SEOUL, Oct. 2 (UPI) -- The surprising step by KT Corp (formerly Korea Telecom), South Korea' top fixed-line and internet broadband operator, to slash 5,500 jobs has won positive responses from the market and economists, and produced a surging stock price and a forecast of growing operating profits.
But huge expenditures arising from severance packages which amount to 825 billion won ($717 million) could hurt its profits and sap a recovery in the country's slump-hit telecom sector, analysts say.
As KT cuts its workforce by 12.6 percent, or 5,500 jobs, through a voluntary retirement plan, it agreed to pay an average 150 million won ($13,043) per retiree as a lump sum severance payment, which equals to the retiree's net income for more than 45 months. The telecom giant said a total of 825 billion won has been set aside to cover the retirement costs.
A local newspaper described the huge retirement payments as a "spending spree" in neglect of interests of investors and stockholders. "It is high time for KT to take belt-tightening steps and seek investment at a time when its rivals around the world are battling for survival," said the Herald Business newspaper said in an editorial.
Analysts say KT's job cuts, the largest-scale downsizing in its 100-year history, will have a great impact on the country's overcrowded telecom sector and restructuring plans of other local companies.
KT, the country's fourth largest stock with a market value of $11.5 billion, surged 3.64 percent to 46,950 won on Wednesday, the largest jump in three months, after it announced the hefty job cuts that it says will lead to $287 million in cost savings. KT shares rose again 0.85 percent on Thursday.
Samsung Securities said the massive job cuts will improve KT's profit model and reduce its labor cost to 20.5 percent of its total sales in 2004. "Investors are responding favorably to KT's drive to restructure," Samsung analyst Choi Young-suk said.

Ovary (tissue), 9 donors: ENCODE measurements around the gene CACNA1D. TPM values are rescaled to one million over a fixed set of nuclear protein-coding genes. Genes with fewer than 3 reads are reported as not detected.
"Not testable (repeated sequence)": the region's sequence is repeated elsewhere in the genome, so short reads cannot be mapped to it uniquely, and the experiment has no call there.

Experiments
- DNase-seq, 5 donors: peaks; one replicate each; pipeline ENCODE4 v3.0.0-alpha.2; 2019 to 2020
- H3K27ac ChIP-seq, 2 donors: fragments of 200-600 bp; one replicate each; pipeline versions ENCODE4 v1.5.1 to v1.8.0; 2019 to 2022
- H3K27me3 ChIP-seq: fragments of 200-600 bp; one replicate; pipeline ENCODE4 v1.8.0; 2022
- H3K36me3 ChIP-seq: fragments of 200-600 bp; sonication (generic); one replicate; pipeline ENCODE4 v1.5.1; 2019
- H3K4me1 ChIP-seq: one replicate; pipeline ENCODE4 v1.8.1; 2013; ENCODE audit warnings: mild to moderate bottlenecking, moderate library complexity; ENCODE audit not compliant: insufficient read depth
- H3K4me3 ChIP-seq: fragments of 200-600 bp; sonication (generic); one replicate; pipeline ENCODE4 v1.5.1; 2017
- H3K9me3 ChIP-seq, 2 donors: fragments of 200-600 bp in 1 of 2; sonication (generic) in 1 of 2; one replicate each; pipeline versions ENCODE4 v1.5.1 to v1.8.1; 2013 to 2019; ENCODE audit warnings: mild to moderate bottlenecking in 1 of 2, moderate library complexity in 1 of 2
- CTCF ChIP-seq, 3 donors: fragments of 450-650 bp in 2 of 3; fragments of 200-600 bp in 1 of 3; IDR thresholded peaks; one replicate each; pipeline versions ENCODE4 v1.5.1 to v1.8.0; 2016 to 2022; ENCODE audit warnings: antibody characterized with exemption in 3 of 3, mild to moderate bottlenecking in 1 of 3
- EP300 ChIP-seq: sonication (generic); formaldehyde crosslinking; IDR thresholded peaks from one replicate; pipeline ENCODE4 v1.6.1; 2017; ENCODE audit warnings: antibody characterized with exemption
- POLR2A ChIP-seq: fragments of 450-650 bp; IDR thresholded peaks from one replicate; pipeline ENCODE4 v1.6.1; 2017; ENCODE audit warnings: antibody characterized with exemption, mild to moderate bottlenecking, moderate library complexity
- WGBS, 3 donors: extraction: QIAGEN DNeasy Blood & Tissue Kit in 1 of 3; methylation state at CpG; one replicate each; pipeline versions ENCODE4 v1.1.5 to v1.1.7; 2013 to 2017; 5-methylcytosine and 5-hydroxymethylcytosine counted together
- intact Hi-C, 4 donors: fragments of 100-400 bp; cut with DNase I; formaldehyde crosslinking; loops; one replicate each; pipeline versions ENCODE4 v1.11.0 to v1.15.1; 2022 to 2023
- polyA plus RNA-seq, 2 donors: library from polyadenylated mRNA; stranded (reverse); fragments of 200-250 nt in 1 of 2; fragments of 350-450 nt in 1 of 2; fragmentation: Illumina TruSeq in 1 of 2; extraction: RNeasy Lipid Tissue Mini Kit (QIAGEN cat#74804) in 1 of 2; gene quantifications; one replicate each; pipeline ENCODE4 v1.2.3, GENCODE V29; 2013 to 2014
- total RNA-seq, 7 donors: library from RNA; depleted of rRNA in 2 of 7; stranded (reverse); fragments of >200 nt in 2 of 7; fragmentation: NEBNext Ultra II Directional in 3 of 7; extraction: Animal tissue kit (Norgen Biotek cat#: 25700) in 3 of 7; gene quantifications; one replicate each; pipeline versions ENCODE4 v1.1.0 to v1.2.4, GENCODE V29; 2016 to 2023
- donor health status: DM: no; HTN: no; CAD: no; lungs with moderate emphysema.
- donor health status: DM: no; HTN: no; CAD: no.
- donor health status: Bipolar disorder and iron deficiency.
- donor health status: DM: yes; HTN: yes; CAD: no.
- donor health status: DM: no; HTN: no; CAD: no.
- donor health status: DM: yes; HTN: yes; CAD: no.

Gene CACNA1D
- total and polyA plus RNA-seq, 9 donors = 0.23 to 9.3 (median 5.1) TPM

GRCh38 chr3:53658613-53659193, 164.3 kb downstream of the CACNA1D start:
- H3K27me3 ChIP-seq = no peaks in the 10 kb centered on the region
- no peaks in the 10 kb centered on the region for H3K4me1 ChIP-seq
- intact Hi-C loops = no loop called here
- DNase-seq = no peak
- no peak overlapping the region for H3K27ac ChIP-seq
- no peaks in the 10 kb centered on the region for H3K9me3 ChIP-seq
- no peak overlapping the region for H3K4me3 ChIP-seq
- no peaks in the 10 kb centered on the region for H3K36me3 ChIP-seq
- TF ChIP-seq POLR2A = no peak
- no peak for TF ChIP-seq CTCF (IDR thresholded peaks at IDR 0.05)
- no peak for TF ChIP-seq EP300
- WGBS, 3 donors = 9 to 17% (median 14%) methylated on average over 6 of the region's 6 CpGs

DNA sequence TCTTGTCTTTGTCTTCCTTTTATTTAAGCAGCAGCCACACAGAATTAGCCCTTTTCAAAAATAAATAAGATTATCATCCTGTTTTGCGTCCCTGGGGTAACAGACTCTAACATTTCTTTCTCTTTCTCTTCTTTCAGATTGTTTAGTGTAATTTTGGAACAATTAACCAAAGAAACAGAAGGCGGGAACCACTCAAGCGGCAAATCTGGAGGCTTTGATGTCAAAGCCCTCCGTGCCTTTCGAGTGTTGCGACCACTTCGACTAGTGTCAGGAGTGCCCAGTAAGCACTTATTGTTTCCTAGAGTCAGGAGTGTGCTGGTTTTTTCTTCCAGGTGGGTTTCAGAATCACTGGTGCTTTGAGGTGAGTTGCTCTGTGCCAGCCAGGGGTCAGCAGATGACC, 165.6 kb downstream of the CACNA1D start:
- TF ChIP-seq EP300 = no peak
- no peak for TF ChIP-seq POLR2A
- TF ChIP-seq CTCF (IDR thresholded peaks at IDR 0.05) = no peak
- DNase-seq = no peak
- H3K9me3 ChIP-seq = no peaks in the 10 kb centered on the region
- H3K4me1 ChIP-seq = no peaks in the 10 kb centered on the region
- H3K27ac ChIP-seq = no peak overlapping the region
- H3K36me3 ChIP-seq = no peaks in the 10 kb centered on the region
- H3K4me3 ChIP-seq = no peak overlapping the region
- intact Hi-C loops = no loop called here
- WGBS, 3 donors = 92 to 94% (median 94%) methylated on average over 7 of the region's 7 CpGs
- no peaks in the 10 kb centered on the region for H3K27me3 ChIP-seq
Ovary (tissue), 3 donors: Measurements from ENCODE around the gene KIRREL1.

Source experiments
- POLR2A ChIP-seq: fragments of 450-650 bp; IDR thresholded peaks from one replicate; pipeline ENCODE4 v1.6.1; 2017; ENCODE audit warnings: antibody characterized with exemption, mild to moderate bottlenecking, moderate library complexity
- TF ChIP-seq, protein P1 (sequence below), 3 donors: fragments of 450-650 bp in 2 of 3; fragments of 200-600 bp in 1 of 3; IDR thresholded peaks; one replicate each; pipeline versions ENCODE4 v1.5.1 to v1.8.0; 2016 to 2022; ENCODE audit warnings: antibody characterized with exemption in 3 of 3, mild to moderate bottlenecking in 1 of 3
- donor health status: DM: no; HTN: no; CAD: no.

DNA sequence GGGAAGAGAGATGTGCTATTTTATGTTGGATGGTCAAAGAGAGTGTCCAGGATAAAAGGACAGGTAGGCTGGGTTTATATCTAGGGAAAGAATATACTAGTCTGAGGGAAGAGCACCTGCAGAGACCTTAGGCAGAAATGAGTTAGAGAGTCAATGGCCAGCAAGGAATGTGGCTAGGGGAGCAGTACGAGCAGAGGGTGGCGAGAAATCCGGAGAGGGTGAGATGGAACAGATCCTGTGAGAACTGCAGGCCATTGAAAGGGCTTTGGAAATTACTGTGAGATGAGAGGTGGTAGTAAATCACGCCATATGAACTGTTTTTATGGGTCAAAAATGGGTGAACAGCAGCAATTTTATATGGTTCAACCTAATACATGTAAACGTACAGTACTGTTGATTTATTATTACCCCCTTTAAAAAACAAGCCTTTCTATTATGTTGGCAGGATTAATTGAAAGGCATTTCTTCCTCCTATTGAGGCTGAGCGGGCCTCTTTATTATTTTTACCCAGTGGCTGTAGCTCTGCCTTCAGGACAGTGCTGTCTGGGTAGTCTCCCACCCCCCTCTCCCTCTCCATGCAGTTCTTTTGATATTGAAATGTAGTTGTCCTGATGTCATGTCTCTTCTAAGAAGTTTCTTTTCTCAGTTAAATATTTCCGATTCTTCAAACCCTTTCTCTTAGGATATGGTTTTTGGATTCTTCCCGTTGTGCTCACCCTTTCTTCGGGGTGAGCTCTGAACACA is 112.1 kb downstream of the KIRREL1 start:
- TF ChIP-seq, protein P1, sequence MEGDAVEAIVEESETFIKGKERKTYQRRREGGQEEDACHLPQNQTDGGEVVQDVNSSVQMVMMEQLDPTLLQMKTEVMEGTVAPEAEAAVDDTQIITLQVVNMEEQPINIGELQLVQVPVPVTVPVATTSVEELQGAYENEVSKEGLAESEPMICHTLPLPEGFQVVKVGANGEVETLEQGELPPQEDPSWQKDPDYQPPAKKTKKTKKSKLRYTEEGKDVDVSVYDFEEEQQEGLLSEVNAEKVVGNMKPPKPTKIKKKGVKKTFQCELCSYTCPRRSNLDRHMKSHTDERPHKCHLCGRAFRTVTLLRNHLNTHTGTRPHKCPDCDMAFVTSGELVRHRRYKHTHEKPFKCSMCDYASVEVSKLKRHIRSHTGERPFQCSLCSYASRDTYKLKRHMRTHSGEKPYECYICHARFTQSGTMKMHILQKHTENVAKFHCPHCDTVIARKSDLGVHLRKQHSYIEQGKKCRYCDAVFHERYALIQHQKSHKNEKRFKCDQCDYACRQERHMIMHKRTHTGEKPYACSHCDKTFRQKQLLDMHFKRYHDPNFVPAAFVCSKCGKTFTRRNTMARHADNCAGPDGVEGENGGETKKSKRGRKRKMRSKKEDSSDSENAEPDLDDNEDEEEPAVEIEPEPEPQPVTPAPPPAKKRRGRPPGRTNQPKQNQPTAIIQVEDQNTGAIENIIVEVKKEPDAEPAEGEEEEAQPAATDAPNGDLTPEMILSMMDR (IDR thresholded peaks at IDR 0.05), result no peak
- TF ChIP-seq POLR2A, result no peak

Hyundai Securities also praised the sharp reduction of KT's workforce, saying the effects of labor cost reductions will materialize from 2006. "The job cuts can be an attractive long term investment," it said in a report. Dongbu Securities raised KT's target price to 62,000 won from 58,000 won.
KT said it expects the job cuts will save about 330 billion won ($287 million) annually from the work force reduction, which it said will help improve operating profit. After the layoffs, KT's workforce will decline to 38,200 employees from the current 43,700.
KT said the massive job cuts were aimed at grappling with worsening market conditions triggered by sluggish sales. The telecom giant has suffered a protracted slump after its growth engine -- broadband access services -- lost steam.
South Korea's telecom industry had enjoyed dramatic growth. About 70 percent of its 48 million people have access to the Internet, with 11 million having high-speed connections, the highest broadband penetration rate in the world.
But the country's broadband market has been beset by slower growth amid a flurry of signs of saturation, posing a threat to the growth outlook of KT.
KT's second-quarter net profit fell sharply due to slower demand and tough competition. Net profit was 325.5 billion won ($283 million), compared with a profit of 479.6 billion won ($417 million) a year ago. Sales were 2.95 trillion won ($2.57 billion) versus 2.9 trillion won (2.5 billion won).
KT's broadband rival, the second-largest competitor Hanaro Telecom Inc. is facing liquidity crunch in the wake of snowballing debt after spending heavily to catch up with its peers. The third-largest broadband operator, Thrunet Co., has been up for sale since filing for court receivership in March.
In another threat to KT, the LG Group, the country's second biggest conglomerate, is seeking to acquire Hanaro, which will force KT to lift marketing costs and capital spending again to try to protect its market share. Risks of strengthening government regulation are also posing a threat.
As of the end of August, KT's 21 million fixed-line telephone subscribers gave the firm a 96 percent market share. Its broadband Internet subscriber base stood at 5.5 million for a 52 per cent share.
The massive layoffs came one year after KT was fully privatized in 2002 when the government sold its stake as part of its broader privatization campaign for state-run enterprises.
Since the Asian financial crisis hit South Korea in late 1997, KT has moved steadily to trim a workforce that topped 62,000 employees in 1992, when it had a government-protected monopoly over the telecom sector.
KT is now looking for a new growth engine that can bolster its profitability. The company said last week that it has signed a preliminary agreement with Nippon Telegraph & Telephone Corp.'s NTT Communications Inc. unit to provide global roaming Internet services.
KT said the alliance with NTT Communications will also entail joint marketing, development of products, and cooperation on various wireless LAN projects. It is also looking to seek partnerships with other firms in the United States and Europe to provide wireless LAN services.
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